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Kunal Mangal
Azim Premji University
Working Paper
JEL Codes:
JEL code(s) not specified.
● Competitive Exams for Government Jobs and the Labor Supply of College Graduates in India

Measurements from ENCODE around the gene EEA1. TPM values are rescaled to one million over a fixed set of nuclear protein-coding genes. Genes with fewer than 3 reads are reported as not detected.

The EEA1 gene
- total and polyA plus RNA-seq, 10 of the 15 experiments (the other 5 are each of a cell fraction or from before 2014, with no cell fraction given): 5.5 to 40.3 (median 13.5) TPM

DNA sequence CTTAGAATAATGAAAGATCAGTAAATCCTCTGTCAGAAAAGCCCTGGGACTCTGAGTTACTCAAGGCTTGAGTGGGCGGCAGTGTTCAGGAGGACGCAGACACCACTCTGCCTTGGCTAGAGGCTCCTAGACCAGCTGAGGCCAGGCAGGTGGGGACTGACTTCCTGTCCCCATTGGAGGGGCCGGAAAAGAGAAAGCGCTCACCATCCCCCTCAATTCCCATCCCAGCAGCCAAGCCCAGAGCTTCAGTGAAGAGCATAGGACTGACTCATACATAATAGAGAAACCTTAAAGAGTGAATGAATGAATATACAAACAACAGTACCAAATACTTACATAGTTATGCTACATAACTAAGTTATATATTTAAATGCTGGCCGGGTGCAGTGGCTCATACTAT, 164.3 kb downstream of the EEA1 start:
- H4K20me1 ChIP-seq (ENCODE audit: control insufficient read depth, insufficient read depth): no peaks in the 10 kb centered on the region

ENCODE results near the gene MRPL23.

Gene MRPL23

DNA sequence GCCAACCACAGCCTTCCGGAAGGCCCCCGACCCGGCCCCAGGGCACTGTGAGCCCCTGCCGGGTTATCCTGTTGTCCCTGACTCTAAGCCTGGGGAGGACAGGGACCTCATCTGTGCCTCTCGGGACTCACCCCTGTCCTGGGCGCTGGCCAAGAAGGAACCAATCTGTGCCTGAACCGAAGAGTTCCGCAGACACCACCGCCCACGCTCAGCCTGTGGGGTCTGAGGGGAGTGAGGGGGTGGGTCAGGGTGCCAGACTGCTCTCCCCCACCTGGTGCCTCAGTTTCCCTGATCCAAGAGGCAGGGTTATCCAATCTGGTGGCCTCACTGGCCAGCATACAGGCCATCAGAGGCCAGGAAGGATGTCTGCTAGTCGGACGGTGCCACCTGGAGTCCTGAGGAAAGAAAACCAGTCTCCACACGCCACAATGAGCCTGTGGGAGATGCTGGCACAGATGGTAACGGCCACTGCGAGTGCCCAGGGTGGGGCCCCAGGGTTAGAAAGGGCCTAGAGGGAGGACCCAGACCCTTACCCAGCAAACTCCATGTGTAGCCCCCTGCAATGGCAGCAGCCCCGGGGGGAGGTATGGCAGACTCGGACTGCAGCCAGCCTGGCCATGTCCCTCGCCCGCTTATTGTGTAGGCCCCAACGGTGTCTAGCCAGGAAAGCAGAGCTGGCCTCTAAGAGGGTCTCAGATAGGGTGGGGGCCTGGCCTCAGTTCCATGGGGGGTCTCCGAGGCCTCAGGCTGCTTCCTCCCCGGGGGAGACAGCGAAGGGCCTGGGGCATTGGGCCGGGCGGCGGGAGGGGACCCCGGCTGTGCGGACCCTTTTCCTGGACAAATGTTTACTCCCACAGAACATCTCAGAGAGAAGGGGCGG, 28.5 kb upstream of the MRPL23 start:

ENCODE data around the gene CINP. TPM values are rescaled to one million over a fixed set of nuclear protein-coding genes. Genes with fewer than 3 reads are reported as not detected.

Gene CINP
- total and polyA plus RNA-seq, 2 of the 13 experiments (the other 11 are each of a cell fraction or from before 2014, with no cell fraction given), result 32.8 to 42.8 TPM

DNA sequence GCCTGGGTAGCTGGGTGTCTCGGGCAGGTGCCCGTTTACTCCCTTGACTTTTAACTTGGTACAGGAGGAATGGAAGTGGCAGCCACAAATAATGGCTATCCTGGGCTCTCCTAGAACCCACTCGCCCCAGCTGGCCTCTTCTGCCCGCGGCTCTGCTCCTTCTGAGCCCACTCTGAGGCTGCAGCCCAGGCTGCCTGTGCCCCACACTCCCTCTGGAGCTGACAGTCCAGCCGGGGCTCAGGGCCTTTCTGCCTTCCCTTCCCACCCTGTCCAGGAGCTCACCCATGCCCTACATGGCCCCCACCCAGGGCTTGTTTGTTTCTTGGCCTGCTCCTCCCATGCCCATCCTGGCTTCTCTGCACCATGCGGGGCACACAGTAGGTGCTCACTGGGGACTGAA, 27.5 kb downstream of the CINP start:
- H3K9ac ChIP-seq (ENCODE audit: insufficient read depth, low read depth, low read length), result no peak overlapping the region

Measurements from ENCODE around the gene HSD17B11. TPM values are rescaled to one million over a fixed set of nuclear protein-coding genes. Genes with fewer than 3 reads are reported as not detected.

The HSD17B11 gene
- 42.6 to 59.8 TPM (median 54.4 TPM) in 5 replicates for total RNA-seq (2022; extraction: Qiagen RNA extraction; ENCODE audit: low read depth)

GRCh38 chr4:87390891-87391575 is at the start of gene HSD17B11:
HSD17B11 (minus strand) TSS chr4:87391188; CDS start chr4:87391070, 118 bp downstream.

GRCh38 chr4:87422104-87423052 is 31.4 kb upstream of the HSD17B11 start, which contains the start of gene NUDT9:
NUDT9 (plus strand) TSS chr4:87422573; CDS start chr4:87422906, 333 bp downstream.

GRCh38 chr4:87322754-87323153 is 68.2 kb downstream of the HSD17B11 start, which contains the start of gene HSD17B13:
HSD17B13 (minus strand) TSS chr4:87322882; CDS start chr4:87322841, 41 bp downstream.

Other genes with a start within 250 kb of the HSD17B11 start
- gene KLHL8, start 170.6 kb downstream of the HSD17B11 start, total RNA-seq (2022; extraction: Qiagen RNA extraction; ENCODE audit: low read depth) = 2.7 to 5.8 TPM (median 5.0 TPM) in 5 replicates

Many countries allocate government jobs through a system of merit-based exams. In India, these exams are highly competitive, with selection rates often less than 0.1%. Among recent college graduates, for whom application rates are the highest, does the competition for scarce and valuable government jobs affect labor supply? To answer this question, I study the labor market impact of a partial public sector hiring freeze in the state of Tamil Nadu between 2001 and 2006, which sharply reduced the number of public sector vacancies available through exams but otherwise left aggregate labor demand intact. I find that candidates responded by spending less time employed, and more time studying. A decade after the hiring freeze was lifted, the cohorts of men that spent more time studying now work in lower-paid occupations. To compensate, they live in households with more earning members, but this also means they delay forming their own households, being more likely to remain unmarried and live with their parents. Finally, I show that the shape of the returns to study effort helps explain why it is so costly for candidates to suspend exam preparation, even when vacancy availability falls. Together, these results indicate that public sector hiring policy has the potential to move the whole labor market.

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